From: Judy Seigel (email@example.com)
Date: 02/21/03-12:31:30 AM Z
On Thu, 20 Feb 2003, Richard Sullivan wrote:
> There was a long discussion following my original critique of the article
> in PF in which others alluded to the safety of aqua regia. I do not have a
> copy of PF #3 on hand but I have been told there is a picture of Liam in
> what appears to be a kitchen.
Dick, you said as follows ON THE LIST, June 18, 1999:
QUOTE: "I just got my copy of Post Factory and... this goes beyond the
So I doubt if any one "told" you anything...
You then proceded to warn of dangers in a VERY excited tone, which I don't
repeat here for fear of, um, making matters worse. But you cited the
horrors of a runaway reaction, and not following instructions (in which
case of course NO formula is safe).
Among other dangers, you declared, What if someone "got excited and poured
water into the acid?... Every trained chemist knows not to pour water into
acid" (June 19, 1999).
Liam said he'd done that, that nothing happened, and that aqua regia isn't
a fuming acid in any event.
But you ignored whatever Liam said, claiming that Liam and I had "tried
unsuccessfully to argue [our] way out of the article's errors." That "Just
because Liam got away with putting water into acid once does not say I can
do it or he can do it again." (June 24, 1999).
Really, such a view of chemicals as entirely quixotic would rather make a
mockery of a "safety sheet," wouldn't it ?
But for nearly a week, you extended denunciation of the article as
"totally irresponsible," unethical, and requiring a retraction.. No
matter that your chemistry was off (citing a runaway reaction in other
chemicals and applying it to gold, citing extreme conditions which could
melt the tar on your roof, etc. ignoring all explanations and
corrections), you declared a "moral imperative" to retract the article,
which you would have done yourself, except, "I don't have the subscriber
As for the kitchen business: On June 23,1999, I wrote to the list,
"I want to address... your interpretation of the photograph...a man in a
'darkroom' presumably making gold chloride, presumably going to cause
readers to leave off gloves and goggles, despite warnings throughout the
text, indeed throughout the issue.
"That photograph is a spoof, and clearly so. Yes, it's Liam in his Gromit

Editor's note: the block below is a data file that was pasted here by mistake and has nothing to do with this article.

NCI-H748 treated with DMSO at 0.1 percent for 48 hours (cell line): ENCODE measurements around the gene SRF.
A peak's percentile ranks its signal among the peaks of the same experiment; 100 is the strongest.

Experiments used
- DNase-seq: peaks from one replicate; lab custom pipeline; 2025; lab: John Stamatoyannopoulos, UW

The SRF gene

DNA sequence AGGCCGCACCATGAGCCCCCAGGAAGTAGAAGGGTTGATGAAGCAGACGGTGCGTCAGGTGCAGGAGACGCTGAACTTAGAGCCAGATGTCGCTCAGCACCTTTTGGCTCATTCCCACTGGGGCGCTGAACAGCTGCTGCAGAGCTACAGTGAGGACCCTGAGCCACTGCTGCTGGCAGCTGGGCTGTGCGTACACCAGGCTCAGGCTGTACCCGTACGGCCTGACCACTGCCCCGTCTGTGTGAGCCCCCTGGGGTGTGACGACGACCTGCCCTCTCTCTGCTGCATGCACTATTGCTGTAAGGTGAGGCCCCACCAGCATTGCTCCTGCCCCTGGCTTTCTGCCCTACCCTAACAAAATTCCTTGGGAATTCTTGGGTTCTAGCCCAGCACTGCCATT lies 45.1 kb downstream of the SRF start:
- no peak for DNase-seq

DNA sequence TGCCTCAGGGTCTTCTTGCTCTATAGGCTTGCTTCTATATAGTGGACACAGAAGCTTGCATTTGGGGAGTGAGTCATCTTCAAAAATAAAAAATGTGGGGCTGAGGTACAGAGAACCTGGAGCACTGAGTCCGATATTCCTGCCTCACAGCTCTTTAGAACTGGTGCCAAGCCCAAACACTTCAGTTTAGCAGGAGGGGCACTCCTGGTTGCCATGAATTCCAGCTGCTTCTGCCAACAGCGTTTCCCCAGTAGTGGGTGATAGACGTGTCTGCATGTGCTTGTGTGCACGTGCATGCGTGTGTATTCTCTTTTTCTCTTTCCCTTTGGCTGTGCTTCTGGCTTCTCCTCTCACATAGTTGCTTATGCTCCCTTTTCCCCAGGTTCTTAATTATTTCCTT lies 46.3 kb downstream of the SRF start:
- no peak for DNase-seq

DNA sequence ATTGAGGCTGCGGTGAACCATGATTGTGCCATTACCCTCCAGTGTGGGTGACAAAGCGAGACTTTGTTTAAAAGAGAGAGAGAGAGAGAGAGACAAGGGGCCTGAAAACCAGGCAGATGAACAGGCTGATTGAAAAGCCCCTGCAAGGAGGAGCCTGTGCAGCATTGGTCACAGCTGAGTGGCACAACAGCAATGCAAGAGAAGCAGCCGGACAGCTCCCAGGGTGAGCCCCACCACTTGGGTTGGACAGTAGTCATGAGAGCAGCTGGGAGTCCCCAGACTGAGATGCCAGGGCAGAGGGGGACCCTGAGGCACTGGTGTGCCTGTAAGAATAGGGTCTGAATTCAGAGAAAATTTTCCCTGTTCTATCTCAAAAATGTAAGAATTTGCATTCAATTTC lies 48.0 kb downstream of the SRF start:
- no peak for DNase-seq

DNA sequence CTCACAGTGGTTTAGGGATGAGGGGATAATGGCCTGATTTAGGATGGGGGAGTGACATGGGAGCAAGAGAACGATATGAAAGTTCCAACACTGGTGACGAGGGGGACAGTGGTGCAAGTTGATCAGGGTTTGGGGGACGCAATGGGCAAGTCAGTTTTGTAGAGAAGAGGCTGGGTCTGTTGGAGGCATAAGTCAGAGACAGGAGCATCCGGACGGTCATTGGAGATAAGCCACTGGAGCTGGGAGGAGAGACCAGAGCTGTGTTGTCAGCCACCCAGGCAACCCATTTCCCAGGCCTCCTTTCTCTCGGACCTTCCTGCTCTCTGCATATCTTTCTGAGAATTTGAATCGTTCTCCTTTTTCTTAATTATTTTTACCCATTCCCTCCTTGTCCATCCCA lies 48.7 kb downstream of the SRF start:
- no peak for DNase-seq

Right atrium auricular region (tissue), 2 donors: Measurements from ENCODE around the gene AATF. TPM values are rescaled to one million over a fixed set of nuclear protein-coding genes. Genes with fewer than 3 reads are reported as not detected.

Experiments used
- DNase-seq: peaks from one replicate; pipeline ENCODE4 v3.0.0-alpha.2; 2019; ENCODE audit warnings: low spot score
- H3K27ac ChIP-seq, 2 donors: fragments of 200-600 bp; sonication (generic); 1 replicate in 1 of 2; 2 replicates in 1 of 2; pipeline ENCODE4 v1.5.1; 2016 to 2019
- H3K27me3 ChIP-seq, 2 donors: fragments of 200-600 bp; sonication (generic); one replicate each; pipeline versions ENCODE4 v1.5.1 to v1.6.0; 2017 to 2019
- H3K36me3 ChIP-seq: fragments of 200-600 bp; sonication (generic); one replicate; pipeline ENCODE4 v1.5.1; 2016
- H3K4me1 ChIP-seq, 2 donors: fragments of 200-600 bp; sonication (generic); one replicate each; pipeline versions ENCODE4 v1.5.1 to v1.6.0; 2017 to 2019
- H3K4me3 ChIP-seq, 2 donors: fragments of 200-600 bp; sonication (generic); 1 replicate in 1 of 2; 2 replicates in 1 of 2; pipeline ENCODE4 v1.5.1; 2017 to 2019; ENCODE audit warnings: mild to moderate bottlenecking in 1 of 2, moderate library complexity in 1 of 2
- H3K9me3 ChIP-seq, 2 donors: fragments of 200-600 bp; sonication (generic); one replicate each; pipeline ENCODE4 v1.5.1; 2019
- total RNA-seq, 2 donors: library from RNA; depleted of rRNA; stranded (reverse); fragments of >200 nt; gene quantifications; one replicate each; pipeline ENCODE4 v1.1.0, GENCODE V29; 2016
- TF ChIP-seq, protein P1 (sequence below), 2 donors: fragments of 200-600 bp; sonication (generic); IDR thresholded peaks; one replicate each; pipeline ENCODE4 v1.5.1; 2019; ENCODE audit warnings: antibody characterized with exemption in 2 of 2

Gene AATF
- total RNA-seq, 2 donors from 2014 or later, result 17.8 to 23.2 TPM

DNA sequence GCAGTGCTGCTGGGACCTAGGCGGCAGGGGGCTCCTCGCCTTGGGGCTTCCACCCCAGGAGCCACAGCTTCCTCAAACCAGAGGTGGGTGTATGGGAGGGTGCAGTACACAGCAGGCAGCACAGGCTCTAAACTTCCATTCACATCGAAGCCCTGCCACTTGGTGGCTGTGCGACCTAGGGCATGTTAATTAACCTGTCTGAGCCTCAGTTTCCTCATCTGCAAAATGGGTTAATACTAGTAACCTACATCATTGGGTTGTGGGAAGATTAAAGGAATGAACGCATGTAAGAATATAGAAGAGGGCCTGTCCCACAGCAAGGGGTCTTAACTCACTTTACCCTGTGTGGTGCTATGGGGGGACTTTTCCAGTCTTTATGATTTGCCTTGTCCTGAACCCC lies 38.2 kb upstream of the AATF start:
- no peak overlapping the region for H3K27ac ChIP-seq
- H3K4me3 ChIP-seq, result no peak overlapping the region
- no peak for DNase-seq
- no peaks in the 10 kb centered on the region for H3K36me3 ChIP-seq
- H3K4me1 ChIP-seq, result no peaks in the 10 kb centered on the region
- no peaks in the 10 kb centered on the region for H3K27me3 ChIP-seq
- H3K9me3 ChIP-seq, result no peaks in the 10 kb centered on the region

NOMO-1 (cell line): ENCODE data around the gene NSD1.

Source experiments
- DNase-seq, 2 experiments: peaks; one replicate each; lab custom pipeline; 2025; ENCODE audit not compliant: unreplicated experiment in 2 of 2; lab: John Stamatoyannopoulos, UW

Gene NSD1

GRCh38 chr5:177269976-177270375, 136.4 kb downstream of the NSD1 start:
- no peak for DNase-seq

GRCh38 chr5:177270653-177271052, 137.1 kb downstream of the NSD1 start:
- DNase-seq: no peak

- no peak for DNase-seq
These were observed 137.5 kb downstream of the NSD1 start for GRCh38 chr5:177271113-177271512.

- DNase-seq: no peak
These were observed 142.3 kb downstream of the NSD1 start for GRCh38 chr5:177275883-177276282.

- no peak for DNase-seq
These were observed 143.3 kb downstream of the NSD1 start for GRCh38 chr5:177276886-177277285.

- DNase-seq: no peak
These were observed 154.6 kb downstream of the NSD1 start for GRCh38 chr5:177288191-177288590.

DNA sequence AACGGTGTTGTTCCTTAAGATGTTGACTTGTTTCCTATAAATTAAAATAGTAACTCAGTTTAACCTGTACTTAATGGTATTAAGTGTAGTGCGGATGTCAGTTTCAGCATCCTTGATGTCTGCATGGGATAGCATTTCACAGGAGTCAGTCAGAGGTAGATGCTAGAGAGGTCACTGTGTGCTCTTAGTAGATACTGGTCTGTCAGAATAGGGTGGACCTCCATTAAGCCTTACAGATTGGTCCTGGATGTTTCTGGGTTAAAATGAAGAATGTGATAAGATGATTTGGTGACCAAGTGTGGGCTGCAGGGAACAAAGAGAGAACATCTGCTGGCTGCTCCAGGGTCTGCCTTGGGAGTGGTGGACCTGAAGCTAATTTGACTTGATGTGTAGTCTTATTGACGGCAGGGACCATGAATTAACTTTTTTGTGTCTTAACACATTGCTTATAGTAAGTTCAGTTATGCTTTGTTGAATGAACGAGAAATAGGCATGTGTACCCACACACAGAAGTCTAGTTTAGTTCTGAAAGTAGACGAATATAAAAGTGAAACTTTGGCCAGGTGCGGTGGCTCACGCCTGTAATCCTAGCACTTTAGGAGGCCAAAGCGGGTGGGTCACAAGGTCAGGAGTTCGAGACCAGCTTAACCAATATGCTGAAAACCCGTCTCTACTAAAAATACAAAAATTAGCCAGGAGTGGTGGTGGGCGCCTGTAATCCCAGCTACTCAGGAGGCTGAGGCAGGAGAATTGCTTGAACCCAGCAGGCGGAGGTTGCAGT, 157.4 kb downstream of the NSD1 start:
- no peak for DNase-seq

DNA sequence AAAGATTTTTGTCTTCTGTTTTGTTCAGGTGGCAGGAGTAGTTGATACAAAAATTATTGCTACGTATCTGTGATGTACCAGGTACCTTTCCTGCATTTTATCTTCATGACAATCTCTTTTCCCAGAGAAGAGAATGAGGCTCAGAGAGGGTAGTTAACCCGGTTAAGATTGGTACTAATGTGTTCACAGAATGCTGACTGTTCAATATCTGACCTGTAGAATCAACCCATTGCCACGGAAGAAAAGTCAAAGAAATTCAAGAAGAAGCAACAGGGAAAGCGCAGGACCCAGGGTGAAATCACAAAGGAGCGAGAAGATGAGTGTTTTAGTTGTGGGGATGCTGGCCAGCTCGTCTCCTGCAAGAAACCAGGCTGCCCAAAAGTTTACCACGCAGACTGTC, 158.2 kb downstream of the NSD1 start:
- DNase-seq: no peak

T-shirt, in his KITCHEN -- see the nice moo-cow on the wall? He's hamming
it up, in a picture taken by his wife.... As for the dark glasses, Liam
wears them because he's blind in one eye, result of a road accident aged
7, hit by a car on his bicycle" (And I pointed out that his hands echoed
the position of the alchemist on the opposite page, who didn't have gloves
and mask either.)
So why STILL, 3 years later, the subject line, "Kitchen brewed gold
chloride! Not!" If you have no memory of the event and comments at the
time, are we going to have to go through this again 3 or 4 years hence,
assuming we haven't all succumbed to DHB or terror attacks, or other?
Now you say,
> ....I want to point out that there are all kinds of issues
> concerning chemistry today that go beyond what was traditionally the case.
Probably so, but that doesn't change the facts I've reported -- although
your concern for *Post-Factory's* responsibility of 1999 is...
> > > The issue at hand was safety. I believe some correction were made in No 4
> > > but the problem still exists as many here might read No. 3 without the
> > > benefit of the corrections in No 4. It is highly doubtful that anyone would
> > > try this trick at home but someone just might as the article proposes just
> > > such a project.
Here again, you garble the past. No "corrections' were made in #4, but
simply a transcript of the list exchanges of the original "Gold Flap,"
from which I have quoted above. Am I to assume your "safety" ("Hygene")
advisory now is more precise than your recollection of this episode ?
Meanwhile, perhaps you would comment -- as a number of posters to the
list did in that long ago June, 1999 -- what about the dangers of wet
plate, of ether, gunpowder and rat poison, of cyanogen gas which is the
same as the stuff the Nazi's called Zyklon B, and easily made when
ordinary darkroom solutions are mixed that shouldn't be. (And the only
explosion I know of was a container of glacial acetic.) Etc.
As someone pointed out on that long-ago thread, the Post-Factory article
had more warnings than other literature, old or new... The Silver Sunbeam
was available on a website. Shouldn't we denounce that?
And finally, the supply list for the article in question included:
fume hood or strong ventilation
large container of plain water or flush kit
AND, a 1 litre container for mixing 2 ounces.
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